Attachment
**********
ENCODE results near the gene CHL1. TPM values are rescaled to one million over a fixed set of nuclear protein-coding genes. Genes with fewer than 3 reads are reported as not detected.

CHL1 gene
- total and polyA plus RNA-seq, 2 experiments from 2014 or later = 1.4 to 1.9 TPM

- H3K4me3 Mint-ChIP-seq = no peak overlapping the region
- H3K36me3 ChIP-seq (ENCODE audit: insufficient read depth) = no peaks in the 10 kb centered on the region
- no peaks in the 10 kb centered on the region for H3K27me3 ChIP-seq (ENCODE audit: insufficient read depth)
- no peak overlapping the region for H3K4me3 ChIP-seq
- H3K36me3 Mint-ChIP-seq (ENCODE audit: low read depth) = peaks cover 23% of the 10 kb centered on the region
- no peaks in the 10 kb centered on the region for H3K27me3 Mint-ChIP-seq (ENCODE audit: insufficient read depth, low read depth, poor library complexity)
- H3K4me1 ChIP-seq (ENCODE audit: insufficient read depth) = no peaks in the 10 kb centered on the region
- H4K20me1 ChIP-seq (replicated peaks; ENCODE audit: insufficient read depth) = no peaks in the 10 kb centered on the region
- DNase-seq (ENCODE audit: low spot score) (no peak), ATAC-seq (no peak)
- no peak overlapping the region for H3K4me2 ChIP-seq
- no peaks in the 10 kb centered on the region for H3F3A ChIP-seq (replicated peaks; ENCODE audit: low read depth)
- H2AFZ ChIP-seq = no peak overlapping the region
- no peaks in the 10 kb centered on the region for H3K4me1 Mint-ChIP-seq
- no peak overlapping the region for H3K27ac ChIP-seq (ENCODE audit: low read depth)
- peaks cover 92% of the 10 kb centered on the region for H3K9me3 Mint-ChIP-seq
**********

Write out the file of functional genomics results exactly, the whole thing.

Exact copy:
ENCODE results near the gene CHL1. TPM values are rescaled to one million over a fixed set of nuclear protein-coding genes. Genes with fewer than 3 reads are reported as not detected.

CHL1 gene
- total and polyA plus RNA-seq, 2 experiments from 2014 or later = 1.4 to 1.9 TPM

- H3K4me3 Mint-ChIP-seq = no peak overlapping the region
- H3K36me3 ChIP-seq (ENCODE audit: insufficient read depth) = no peaks in the 10 kb centered on the region
- no peaks in the 10 kb centered on the region for H3K27me3 ChIP-seq (ENCODE audit: insufficient read depth)
- no peak overlapping the region for H3K4me3 ChIP-seq
- H3K36me3 Mint-ChIP-seq (ENCODE audit: low read depth) = peaks cover 23% of the 10 kb centered on the region
- no peaks in the 10 kb centered on the region for H3K27me3 Mint-ChIP-seq (ENCODE audit: insufficient read depth, low read depth, poor library complexity)
- H3K4me1 ChIP-seq (ENCODE audit: insufficient read depth) = no peaks in the 10 kb centered on the region
- H4K20me1 ChIP-seq (replicated peaks; ENCODE audit: insufficient read depth) = no peaks in the 10 kb centered on the region
- DNase-seq (ENCODE audit: low spot score) (no peak), ATAC-seq (no peak)
- no peak overlapping the region for H3K4me2 ChIP-seq
- no peaks in the 10 kb centered on the region for H3F3A ChIP-seq (replicated peaks; ENCODE audit: low read depth)
- H2AFZ ChIP-seq = no peak overlapping the region
- no peaks in the 10 kb centered on the region for H3K4me1 Mint-ChIP-seq
- no peak overlapping the region for H3K27ac ChIP-seq (ENCODE audit: low read depth)
- peaks cover 92% of the 10 kb centered on the region for H3K9me3 Mint-ChIP-seq